Investing in South Carolina’s Mental Health
Aug. 5, 2022
More than 700,000 South Carolinians are living with mental health conditions. In 2019, more than 800 people in the state died by suicide. Nearly 190,000 adults in South Carolina struggled with thoughts of suicide that same year.
The National Suicide Prevention Lifeline (NSPL) launched the 988 service this year to help those struggling with thoughts of self-harm. An unfunded federal mandate required NSPL to launch the 988 service as a 24/7 universal dialing code in July. Mental Health America of Greenville County (MHAGC) is the only call center in South Carolina handling these lifeline calls.
The BlueCross BlueShield of South Carolina Foundation continues its support of our state’s mental health through a grant to MHAGC.
“The Foundation’s commitment helped the 988 lifeline hit the ground running when it launched in July,” says Erika Kirby, executive director of the Foundation. The goal is to create a system that can be sustained and can evolve as demand grows.”
The South Carolina lifeline has seen a 261 percent increase in calls answered by MHAGC since June 2020. Volunteers with MHAGC stopped nearly 200 active suicide attempts between June 2020 and June 2021. Funding support from the Foundation will equip MHAGC with the data and technology to connect call records, increase in-state answer rates and decrease wait times.
The 988 service is meant to provide the most effective support to those experiencing mental health crises. The lifeline diverts mental health-related emergency calls from the 911 service. The goal is to reduce avoidable emergency department or hospital admissions for people in crisis. The 988 system is also designed to help avoid traumatic encounters with the criminal justice system. Nearly all NSPL calls are resolved without involving emergency services.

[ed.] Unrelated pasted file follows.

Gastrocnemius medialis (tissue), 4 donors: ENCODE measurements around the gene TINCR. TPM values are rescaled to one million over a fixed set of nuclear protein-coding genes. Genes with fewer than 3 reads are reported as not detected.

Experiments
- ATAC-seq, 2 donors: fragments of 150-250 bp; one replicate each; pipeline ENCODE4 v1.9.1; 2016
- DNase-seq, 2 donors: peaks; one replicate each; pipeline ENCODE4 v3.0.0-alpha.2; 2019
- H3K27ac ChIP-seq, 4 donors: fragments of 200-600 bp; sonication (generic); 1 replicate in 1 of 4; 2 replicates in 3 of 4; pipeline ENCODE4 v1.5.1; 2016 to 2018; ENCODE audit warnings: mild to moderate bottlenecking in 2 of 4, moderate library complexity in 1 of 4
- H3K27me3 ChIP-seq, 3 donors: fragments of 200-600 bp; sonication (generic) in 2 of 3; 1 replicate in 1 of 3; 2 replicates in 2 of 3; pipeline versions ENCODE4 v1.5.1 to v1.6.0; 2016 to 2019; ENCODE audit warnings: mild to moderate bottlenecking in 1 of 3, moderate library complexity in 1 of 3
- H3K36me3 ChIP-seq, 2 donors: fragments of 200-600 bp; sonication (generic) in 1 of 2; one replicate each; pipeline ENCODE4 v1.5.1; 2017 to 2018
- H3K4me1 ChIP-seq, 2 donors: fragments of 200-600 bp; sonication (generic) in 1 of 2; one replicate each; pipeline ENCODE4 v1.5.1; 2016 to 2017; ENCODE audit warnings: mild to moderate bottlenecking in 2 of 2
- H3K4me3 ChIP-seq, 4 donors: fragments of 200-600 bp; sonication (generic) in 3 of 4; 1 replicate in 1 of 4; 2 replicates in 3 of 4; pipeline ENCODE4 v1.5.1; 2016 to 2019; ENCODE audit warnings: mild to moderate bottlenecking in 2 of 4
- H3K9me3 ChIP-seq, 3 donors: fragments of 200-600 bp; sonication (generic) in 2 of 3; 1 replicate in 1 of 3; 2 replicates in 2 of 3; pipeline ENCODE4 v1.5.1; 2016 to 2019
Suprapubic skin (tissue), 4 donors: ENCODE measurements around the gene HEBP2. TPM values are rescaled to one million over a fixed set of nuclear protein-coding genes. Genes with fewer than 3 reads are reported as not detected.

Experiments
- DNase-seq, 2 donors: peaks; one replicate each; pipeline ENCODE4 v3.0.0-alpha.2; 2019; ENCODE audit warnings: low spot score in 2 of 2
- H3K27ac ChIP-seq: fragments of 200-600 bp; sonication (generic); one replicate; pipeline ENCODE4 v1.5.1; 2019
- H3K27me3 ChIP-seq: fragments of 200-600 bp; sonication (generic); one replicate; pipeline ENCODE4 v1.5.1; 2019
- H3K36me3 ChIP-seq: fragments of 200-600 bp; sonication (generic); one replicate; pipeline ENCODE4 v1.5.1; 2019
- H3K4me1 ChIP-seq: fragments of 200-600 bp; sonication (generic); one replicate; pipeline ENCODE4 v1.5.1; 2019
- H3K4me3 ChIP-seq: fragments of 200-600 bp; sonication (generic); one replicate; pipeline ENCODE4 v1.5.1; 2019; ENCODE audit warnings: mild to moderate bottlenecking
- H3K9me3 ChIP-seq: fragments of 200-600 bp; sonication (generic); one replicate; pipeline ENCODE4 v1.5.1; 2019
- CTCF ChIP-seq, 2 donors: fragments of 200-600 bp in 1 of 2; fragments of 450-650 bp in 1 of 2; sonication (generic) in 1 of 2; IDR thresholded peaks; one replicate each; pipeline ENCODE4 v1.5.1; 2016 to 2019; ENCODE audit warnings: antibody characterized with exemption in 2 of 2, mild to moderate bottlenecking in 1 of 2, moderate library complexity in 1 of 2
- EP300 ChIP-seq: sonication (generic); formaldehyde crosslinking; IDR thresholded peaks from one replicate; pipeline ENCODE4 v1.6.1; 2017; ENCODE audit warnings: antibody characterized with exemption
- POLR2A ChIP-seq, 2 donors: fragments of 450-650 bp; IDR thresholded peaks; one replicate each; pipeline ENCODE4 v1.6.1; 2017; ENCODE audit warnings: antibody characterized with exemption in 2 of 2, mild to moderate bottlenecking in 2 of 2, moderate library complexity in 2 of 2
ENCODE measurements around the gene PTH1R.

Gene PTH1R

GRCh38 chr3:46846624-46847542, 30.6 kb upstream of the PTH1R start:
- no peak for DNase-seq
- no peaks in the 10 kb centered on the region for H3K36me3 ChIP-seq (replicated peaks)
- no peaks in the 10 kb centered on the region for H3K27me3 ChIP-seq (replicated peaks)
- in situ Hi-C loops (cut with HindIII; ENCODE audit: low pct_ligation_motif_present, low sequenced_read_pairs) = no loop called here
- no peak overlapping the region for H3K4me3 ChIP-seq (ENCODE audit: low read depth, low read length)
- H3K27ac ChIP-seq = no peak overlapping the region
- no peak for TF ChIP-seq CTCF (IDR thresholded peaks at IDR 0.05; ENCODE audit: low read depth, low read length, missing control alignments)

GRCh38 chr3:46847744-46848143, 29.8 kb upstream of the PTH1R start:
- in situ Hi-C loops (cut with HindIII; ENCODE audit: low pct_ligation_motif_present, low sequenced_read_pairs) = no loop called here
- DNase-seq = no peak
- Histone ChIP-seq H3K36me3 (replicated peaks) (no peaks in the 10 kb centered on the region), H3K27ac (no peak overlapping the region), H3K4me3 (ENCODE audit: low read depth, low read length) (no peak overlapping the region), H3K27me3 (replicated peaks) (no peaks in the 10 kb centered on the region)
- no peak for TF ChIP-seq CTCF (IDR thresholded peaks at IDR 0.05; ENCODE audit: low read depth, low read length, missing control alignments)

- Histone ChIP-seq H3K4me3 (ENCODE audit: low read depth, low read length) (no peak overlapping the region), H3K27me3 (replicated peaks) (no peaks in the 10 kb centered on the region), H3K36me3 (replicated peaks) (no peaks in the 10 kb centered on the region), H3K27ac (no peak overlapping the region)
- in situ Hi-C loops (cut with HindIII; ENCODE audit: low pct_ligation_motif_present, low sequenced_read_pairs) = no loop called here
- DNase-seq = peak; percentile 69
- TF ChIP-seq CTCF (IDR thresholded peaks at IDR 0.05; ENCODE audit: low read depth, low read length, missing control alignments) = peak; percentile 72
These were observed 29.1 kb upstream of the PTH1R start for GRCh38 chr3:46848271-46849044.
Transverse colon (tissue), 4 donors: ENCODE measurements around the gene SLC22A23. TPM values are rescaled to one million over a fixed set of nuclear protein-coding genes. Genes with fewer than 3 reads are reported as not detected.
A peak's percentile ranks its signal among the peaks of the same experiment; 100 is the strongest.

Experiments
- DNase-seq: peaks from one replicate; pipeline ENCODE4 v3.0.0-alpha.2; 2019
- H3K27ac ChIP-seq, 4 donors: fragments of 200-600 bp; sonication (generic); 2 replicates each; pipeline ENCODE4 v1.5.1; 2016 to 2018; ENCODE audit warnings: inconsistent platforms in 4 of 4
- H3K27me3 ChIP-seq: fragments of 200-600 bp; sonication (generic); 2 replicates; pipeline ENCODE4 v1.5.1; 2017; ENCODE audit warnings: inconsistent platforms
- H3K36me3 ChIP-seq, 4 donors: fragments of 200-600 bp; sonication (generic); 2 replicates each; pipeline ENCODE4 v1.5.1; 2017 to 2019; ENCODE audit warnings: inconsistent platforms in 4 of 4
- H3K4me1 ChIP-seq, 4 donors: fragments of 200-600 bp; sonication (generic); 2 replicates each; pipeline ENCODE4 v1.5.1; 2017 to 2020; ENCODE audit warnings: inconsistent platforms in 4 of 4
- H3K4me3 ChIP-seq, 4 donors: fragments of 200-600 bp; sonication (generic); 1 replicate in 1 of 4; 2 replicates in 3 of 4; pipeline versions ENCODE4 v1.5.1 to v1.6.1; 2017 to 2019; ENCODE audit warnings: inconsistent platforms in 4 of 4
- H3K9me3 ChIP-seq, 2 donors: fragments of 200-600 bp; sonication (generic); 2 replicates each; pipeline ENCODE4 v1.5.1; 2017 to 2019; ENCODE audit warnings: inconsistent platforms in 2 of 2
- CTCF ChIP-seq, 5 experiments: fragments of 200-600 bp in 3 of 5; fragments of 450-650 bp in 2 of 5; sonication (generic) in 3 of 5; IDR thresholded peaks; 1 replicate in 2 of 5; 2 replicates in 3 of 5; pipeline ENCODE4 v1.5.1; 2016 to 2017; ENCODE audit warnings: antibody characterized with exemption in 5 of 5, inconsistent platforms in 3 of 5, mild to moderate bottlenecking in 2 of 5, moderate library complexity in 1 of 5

“The 988 service operates very similar to the NSPL, but the addition of the mental health-focused emergency response is key to providing the most appropriate response to callers in crisis,” Kirby says. “The support provided by the Foundation lays the groundwork for this critical service and ensures South Carolinians in crisis can receive the help they need.”
Young people in South Carolina face a grim truth. Suicide rates among those ages 10 to 24 continue to rise according to the South Carolina Department of Health and Environmental Control. Data from the South Carolina Department of Mental Health (SCDMH) shows the increase in suicide rates is most significant among children ages 10 to 14. The BlueCross BlueShield of South Carolina Foundation hopes to change that.Read More
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Hearing the term “infant mental health” sounds unfamiliar to most parents. However, it’s a very real thing. BlueCross recently spoke with Kerrie Schnake, director of the South Carolina Program for Infant/Toddler Care at the University of South Carolina and president of the South Carolina Association for Infant Mental Health, about the importance of supporting young children developing healthy behaviors.Read More